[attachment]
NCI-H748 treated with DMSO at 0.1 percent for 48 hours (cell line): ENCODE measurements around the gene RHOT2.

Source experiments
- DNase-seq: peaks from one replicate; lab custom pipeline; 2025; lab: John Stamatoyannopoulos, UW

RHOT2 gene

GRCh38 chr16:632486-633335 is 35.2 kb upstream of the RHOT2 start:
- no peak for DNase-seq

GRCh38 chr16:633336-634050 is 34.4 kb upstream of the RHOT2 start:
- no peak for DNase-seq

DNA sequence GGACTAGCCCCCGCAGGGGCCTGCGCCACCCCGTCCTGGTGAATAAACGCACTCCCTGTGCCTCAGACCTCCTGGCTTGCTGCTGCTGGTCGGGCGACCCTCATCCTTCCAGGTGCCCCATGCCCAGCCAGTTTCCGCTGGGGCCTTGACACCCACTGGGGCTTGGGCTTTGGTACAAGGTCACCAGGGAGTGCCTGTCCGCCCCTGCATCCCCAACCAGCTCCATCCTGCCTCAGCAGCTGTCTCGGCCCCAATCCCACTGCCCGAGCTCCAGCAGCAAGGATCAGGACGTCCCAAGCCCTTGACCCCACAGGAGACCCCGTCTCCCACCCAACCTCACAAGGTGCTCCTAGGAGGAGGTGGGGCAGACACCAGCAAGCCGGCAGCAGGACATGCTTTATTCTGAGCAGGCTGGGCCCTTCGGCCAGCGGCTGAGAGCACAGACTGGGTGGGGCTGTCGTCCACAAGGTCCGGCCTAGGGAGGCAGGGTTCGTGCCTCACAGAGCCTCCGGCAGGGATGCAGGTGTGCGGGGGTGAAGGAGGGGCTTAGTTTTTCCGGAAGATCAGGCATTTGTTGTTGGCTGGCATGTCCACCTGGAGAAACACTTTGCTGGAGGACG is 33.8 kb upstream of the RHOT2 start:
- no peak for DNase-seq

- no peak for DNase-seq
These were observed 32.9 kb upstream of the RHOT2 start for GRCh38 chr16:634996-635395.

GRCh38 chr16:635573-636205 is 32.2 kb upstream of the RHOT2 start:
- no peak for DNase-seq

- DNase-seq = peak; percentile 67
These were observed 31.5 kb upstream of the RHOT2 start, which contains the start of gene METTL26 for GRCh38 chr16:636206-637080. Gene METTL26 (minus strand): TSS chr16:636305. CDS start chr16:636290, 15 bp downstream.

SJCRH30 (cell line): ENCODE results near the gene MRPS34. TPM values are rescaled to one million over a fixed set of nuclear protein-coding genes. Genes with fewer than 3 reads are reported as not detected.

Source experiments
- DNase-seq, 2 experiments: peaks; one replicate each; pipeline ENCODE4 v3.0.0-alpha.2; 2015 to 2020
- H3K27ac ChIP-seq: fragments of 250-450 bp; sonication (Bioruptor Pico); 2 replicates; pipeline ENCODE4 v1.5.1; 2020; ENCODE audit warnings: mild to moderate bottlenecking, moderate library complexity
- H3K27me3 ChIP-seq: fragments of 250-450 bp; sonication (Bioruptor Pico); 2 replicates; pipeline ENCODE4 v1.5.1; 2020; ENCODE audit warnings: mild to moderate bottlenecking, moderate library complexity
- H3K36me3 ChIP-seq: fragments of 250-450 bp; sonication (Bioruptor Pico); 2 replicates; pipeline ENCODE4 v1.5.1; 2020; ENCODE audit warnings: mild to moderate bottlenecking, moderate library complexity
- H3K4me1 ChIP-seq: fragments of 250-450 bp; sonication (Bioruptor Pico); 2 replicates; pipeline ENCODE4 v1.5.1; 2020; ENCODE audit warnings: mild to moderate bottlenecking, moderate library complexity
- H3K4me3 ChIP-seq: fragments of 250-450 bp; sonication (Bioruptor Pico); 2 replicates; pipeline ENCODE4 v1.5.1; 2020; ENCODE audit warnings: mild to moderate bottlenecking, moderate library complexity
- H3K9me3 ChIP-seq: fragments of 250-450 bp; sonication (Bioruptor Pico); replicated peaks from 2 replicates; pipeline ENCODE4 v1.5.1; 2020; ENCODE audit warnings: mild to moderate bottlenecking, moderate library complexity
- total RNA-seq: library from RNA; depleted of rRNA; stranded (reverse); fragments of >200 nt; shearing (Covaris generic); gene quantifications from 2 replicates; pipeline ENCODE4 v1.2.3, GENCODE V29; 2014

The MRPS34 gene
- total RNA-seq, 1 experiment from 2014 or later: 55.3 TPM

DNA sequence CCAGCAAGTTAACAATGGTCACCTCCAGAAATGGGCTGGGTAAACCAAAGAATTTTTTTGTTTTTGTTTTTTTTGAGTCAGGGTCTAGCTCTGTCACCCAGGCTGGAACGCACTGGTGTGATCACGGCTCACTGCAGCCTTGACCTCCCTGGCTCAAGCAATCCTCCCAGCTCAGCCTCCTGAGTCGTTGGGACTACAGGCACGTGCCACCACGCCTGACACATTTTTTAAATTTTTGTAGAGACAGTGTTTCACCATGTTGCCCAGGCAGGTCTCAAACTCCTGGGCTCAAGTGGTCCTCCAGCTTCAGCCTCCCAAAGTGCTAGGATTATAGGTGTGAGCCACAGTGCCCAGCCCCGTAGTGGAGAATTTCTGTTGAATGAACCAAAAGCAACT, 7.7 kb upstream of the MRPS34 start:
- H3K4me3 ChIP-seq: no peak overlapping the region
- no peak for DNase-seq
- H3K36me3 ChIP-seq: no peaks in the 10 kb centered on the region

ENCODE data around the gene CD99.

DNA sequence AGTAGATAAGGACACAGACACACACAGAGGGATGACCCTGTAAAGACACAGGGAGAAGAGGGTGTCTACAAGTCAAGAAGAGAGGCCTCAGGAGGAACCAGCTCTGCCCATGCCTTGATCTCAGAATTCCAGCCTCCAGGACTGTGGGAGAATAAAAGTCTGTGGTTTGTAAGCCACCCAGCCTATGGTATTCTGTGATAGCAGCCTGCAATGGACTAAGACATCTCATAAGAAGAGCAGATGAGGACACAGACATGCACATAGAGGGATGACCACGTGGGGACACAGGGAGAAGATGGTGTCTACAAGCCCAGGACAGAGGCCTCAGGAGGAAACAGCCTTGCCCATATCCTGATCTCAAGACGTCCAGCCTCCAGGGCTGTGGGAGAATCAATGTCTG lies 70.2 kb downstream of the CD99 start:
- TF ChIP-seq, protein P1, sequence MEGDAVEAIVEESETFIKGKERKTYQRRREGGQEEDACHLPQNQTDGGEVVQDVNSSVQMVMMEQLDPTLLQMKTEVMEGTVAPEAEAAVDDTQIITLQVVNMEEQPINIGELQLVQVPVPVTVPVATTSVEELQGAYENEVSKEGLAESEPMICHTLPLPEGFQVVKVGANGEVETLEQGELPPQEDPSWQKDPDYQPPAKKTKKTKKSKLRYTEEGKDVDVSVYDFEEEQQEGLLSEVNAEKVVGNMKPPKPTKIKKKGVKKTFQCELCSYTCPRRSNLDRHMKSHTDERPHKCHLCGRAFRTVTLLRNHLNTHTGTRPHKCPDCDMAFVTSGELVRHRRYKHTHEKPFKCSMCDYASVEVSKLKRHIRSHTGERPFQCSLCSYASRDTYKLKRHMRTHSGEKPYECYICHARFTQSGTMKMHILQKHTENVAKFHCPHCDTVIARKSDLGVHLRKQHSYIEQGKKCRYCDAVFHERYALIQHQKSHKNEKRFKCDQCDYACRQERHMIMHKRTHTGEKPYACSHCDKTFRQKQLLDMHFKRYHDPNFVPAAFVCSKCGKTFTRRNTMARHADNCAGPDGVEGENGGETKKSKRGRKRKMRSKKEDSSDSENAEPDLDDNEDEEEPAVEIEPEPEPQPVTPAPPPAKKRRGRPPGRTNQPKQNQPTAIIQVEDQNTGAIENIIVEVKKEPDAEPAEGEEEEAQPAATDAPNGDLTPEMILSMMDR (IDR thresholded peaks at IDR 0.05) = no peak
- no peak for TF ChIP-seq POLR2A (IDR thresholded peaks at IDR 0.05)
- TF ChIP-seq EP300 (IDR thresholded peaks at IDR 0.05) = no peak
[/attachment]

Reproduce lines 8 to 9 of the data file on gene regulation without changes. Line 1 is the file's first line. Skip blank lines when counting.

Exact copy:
- no peak for DNase-seq

DNA sequence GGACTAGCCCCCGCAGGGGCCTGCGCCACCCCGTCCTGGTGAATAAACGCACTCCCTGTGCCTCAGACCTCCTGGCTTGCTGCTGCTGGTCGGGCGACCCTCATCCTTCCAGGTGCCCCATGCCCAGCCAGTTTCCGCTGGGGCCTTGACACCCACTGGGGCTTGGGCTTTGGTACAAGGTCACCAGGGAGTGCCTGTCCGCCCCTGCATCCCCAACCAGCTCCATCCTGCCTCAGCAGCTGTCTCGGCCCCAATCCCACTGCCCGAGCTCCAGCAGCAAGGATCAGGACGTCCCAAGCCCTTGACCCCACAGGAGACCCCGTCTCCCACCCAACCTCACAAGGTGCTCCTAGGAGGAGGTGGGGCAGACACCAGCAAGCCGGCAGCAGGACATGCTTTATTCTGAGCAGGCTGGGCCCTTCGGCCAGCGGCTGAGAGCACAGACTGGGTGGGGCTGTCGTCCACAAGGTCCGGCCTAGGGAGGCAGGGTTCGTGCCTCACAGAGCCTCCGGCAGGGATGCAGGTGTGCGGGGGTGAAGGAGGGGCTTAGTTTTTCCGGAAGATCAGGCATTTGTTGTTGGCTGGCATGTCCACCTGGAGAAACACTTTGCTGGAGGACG is 33.8 kb upstream of the RHOT2 start: